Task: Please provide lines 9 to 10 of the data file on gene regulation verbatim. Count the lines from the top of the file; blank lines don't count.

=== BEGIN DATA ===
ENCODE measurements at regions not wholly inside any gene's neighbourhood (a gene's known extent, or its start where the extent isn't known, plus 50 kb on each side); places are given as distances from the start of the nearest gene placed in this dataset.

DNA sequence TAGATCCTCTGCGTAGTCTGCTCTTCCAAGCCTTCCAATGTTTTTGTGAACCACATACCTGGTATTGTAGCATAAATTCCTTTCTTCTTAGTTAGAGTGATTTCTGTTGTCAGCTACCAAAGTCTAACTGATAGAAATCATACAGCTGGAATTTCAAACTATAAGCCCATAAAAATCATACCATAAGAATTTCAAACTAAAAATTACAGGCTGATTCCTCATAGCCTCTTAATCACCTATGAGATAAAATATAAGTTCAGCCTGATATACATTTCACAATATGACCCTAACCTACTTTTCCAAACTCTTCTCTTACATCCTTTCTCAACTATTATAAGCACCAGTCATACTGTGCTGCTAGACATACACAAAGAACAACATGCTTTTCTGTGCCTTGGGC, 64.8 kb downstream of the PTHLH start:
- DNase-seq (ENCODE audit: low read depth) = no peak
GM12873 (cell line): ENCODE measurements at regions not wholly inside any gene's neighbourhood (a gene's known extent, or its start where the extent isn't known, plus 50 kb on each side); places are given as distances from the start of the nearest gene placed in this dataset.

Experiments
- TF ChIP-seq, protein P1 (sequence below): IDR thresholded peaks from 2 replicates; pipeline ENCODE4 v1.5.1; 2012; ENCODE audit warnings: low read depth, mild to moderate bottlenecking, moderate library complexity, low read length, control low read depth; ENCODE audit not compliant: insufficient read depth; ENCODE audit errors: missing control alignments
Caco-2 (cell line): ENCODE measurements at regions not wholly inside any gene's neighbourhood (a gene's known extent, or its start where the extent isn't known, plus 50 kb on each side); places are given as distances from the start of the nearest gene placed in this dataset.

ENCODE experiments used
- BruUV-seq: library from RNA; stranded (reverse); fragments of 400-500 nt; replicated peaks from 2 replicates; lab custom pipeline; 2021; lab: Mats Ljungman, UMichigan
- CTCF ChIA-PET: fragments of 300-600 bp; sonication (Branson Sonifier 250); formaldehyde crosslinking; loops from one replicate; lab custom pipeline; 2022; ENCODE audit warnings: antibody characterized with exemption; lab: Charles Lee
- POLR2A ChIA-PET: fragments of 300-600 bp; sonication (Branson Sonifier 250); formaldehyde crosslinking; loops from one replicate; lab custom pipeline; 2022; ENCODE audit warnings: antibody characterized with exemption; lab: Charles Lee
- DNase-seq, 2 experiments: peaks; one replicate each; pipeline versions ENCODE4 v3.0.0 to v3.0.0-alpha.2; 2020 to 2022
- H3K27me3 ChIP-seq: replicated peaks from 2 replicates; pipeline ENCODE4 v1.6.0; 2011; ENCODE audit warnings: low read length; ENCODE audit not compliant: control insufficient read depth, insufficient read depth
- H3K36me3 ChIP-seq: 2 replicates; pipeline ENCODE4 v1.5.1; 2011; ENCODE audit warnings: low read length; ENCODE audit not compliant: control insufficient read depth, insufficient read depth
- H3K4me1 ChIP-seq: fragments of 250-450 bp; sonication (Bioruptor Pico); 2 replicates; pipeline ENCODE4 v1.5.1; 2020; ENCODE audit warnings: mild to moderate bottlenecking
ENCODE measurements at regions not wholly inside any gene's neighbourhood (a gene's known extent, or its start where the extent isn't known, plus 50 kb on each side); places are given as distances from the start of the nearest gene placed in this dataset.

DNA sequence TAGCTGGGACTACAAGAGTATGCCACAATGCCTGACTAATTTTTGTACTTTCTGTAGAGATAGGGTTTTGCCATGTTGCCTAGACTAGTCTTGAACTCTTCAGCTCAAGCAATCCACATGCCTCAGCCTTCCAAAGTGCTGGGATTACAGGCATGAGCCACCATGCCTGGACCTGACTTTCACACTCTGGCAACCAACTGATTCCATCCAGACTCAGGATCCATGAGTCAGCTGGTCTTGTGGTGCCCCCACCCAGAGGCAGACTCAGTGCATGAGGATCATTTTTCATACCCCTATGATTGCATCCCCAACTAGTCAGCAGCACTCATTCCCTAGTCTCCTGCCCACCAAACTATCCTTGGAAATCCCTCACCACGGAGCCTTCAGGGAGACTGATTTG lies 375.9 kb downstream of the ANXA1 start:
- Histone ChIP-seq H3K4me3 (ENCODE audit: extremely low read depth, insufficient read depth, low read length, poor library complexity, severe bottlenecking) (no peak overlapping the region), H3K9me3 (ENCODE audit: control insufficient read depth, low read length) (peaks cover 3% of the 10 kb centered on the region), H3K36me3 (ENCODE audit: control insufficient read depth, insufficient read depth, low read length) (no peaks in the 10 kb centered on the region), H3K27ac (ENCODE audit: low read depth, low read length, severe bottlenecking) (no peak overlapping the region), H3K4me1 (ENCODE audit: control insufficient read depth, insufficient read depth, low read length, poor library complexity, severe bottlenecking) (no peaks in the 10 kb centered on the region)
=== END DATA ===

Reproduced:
- BruUV-seq: library from RNA; stranded (reverse); fragments of 400-500 nt; replicated peaks from 2 replicates; lab custom pipeline; 2021; lab: Mats Ljungman, UMichigan
- CTCF ChIA-PET: fragments of 300-600 bp; sonication (Branson Sonifier 250); formaldehyde crosslinking; loops from one replicate; lab custom pipeline; 2022; ENCODE audit warnings: antibody characterized with exemption; lab: Charles Lee